Imagine a world without Photoshop or PDF. Heck, without digital fonts and desktop publishing and the ability to print graphics on a desktop printer. Imagine a world without Adobe.
As Adobe Systems celebrates it 25th anniversary, it's important to recognize how much Adobe is responsible for the way we communicate today. Back in 1982, two enterprising and talented computer scientists left Xerox PARC to form their own company. John Warnock and Chuck Geschke had been working on a computer language that would enable the printing of smooth detailed graphics, liberating graphic designers from X-Acto knives and Rubylith. (It's a testament to Adobe's impact to think how few designers today even know what Rubylith is!) They called the company Adobe Systems, named after a creek running through Warnock's backyard, and set up shop first in a spare bedroom and then in a small building in Mountain View, Calif.
Three years later, in 1985, desktop publishing was unleashed when Warnock and Geschke teamed up with Steve Jobs to create a printer based on that computer language -- the Apple LaserWriter with Adobe PostScript -- and that took advantage of the Mac's graphic interface. Paul Brainerd of Aldus then contributed PageMaker page-layout software that demonstrated the LaserWriter's smarts. The rest, as they say, is history.
These days, publishing with a personal computer is a given. It's so entrenched in our professional culture that the term "desktop publishing" is quaint and outdated. Certainly the designers and production artists at CondeNast or The New York Times do not refer to what they do as "desktop publishing." After Adobe acquired Aldus in 1994, PageMaker quietly slipped away and InDesign stepped in, supplanting QuarkXPress in the hearts and minds of designers.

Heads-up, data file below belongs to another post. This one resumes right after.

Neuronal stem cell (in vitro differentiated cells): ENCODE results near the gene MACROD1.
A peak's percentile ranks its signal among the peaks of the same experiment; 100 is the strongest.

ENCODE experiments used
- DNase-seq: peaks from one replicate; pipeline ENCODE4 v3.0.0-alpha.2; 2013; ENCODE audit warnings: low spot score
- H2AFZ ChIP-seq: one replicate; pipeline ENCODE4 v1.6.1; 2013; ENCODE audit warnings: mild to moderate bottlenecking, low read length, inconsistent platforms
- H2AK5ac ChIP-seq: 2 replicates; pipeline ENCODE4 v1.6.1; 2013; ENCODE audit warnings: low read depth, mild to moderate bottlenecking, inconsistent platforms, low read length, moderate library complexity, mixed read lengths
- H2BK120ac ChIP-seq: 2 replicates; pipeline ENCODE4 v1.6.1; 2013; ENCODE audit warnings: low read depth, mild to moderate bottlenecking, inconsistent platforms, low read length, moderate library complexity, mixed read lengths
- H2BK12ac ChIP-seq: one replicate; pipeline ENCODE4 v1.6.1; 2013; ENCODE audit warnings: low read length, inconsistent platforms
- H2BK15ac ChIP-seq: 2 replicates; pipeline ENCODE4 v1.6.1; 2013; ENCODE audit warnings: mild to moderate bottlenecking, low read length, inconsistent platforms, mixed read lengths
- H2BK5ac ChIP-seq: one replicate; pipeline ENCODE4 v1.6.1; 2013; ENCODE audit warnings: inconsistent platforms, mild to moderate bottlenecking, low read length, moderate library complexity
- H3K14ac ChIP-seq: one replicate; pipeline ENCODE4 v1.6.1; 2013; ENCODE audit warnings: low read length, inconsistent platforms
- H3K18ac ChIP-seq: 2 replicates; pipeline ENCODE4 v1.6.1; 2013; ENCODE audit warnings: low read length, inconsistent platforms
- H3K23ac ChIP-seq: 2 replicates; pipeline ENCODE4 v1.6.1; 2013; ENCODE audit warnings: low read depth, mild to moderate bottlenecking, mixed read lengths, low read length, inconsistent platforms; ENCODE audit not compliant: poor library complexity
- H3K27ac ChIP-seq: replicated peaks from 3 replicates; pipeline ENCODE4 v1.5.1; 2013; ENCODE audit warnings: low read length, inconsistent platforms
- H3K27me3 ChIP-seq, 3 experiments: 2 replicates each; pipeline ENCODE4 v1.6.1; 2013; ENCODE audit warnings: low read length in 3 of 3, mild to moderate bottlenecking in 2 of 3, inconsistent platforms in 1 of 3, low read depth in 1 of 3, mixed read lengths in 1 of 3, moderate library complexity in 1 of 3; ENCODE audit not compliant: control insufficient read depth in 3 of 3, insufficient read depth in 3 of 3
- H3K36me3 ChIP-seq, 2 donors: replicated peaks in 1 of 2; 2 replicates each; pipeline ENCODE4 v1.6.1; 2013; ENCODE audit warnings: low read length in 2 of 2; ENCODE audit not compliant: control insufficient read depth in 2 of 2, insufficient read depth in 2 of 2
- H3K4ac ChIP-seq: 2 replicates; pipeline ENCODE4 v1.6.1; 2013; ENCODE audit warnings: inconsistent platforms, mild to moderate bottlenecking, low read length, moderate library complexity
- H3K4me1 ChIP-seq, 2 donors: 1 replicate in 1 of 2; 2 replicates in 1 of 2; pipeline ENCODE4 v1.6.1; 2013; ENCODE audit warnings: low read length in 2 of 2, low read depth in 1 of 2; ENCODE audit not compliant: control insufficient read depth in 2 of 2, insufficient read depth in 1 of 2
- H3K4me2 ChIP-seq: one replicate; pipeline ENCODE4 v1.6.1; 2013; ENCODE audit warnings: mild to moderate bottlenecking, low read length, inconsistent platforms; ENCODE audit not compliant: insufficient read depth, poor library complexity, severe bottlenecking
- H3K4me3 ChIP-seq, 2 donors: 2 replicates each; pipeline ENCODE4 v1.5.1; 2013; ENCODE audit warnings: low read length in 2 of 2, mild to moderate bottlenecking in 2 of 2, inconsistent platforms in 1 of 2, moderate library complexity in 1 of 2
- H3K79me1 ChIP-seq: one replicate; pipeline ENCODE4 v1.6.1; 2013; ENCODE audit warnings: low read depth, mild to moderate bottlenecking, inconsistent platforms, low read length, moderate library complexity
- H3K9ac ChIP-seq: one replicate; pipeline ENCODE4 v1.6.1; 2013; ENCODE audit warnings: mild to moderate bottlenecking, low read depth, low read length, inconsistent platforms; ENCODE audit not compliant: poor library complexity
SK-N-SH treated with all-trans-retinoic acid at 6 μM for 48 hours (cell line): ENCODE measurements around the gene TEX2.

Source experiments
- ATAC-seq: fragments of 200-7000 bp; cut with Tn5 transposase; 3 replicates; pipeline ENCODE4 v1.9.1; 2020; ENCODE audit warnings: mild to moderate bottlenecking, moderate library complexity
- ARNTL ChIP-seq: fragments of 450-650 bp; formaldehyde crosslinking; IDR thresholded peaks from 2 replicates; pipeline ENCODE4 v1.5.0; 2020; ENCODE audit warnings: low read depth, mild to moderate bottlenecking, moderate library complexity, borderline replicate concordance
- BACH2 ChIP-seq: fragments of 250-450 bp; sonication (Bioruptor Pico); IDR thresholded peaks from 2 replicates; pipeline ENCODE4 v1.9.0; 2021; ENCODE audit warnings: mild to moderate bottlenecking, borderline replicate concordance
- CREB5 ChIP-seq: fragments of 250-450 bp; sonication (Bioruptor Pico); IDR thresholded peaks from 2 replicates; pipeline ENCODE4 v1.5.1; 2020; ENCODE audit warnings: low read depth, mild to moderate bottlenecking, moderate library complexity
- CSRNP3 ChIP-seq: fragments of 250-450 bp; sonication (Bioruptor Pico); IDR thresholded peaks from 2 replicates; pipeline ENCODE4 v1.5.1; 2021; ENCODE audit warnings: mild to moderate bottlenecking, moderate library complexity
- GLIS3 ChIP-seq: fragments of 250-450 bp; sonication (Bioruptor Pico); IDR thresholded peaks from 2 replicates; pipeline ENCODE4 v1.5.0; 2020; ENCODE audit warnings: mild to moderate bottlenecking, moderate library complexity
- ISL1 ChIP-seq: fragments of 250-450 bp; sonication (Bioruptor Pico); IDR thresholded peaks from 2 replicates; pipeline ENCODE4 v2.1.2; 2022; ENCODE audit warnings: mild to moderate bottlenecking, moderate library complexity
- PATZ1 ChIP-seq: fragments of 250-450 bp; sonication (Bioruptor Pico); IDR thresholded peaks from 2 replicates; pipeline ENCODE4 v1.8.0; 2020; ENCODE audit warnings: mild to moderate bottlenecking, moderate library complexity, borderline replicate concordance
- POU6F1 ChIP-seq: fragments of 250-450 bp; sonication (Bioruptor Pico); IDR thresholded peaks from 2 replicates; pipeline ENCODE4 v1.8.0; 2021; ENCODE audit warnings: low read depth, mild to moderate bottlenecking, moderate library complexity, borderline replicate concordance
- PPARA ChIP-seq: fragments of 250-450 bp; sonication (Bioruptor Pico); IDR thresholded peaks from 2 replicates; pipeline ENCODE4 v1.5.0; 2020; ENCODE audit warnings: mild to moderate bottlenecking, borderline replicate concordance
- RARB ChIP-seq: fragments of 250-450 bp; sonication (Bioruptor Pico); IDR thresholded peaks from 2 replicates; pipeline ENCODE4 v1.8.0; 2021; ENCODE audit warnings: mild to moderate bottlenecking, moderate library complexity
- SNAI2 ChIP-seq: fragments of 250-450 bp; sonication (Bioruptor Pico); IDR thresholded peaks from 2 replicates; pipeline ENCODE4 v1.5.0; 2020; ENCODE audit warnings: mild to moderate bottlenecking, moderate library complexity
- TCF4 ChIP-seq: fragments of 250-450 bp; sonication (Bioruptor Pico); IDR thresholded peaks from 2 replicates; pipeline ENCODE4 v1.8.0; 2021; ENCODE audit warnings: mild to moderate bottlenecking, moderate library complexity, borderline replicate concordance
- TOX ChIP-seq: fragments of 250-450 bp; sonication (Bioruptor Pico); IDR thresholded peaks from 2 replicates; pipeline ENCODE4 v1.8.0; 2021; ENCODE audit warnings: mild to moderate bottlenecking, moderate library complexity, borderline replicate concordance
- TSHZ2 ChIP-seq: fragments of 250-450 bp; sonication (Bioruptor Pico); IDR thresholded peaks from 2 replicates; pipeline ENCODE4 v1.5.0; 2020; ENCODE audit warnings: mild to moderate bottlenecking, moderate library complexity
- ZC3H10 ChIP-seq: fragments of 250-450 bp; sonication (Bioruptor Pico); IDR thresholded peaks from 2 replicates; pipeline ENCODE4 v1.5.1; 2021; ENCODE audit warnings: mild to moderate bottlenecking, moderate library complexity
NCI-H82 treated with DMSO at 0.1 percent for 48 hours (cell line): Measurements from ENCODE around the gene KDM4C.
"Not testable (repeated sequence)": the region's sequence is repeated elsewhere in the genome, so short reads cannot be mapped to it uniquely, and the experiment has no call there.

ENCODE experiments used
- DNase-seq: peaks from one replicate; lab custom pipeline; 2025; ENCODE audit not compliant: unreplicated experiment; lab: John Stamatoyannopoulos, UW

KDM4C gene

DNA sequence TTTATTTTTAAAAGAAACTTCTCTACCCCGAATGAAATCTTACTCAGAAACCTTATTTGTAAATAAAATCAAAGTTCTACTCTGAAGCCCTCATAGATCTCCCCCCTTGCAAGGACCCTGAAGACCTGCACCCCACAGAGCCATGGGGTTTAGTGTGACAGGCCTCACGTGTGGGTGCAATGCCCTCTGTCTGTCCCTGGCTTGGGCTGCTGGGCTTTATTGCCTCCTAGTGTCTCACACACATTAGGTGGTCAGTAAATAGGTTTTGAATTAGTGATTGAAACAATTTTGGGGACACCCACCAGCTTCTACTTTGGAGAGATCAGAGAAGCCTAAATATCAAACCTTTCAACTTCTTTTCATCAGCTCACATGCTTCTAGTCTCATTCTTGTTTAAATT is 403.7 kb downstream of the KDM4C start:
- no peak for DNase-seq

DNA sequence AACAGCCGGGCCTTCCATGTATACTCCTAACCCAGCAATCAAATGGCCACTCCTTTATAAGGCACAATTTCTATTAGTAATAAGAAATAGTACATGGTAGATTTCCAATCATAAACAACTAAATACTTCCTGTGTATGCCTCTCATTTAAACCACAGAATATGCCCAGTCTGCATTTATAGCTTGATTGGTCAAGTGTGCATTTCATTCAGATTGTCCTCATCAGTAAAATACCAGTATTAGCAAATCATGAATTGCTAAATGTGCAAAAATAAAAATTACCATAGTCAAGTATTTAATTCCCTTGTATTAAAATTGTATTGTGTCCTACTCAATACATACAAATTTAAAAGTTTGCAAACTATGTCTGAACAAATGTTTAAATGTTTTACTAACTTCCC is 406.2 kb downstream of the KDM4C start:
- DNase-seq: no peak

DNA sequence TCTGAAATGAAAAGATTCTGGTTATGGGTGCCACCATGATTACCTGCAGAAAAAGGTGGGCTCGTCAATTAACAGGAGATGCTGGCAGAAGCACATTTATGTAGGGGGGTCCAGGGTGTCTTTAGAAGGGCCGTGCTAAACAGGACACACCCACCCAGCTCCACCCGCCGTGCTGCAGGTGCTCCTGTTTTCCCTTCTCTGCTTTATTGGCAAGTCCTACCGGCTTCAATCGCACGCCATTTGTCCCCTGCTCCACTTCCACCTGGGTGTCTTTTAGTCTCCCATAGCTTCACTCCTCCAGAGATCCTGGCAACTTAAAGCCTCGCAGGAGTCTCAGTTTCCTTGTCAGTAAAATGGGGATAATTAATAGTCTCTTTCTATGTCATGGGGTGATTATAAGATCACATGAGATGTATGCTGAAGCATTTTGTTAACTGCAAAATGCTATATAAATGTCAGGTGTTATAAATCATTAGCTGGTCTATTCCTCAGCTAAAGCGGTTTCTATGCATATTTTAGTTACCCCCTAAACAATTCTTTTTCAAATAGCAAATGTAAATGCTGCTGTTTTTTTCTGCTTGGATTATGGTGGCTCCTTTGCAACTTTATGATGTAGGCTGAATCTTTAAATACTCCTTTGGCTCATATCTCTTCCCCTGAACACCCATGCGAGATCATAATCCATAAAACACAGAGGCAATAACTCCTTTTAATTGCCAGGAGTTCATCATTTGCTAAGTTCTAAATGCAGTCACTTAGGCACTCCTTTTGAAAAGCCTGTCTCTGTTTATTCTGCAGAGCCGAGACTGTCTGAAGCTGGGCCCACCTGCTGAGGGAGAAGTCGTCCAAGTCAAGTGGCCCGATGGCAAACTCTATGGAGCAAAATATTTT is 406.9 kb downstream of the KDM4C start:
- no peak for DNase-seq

But even as the novelty of desktop publishing faded, Adobe has continued to push the boundaries of graphic communication. The 1990s saw Adobe struggle to define a technology that was called variously Camelot, Carousel, and then Acrobat. Now the Acrobat file format PDF is one of the most widely distributed document types on the planet.
Then there's Photoshop. Developed as a diversion from writing a doctoral thesis, Photoshop progressed from being a software scanning utility to a digital art-creation tool to a print production powerhouse to an indispensable part of the digital photography workflow. It's been said that every professional image that's produced for commercial advertising, fashion photography, and magazine publishing has been touched by Photoshop. I believe it. And I suspect that soon the same will be said about pictures shot by amateur and hobbyist photographers.
Adobe has had its missteps, too. (PageMill anyone?) A company doesn't become the second-largest software application company in the world without testing and abandoning new concepts. But overall, Adobe has had more successes than failures, and we are the beneficiaries of that record of excellence.
It is personally amazing to me that Warnock and Geschke have not been afforded the same kind of public adulation as Steve Jobs or Bill Gates. No profiles in The New Yorker (although I'd like to write one, hint hint). No cover story in The New York Times Magazine. No documentary on PBS. But it is also the unassuming personalities of these men that keeps them out of the glare of the media they helped to create.
I had the opportunity to spend considerable time with Warnock and Geschke when I wrote a book to commemorate the company's 20th anniversary. Writing Inside the Publishing Revolution: The Adobe Story and interviewing these two visionaries was without a doubt the highlight of my professional career.
And if I were to update that book today, I'd talk to the next generation of innovators at the helm of Adobe, people like Bruce Chizen and Shantanu Narayan who have pushed the company even further along its trajectory of success. I'd also have to add several chapters about the merger of Adobe and Macromedia, a union that makes Adobe a formidable presence in print, online, in film, on television, and in your cell phone.
It would be a challenge to encompass all that information in one book, but I'd be up for it. I can think of no more delightful task. I might even call it a love story.
[Pamela Pfiffner is the Adobe Press Editor at Peachpit press and the former editor-in-chief of creativepro.com, MacUser, and Publish magazine.]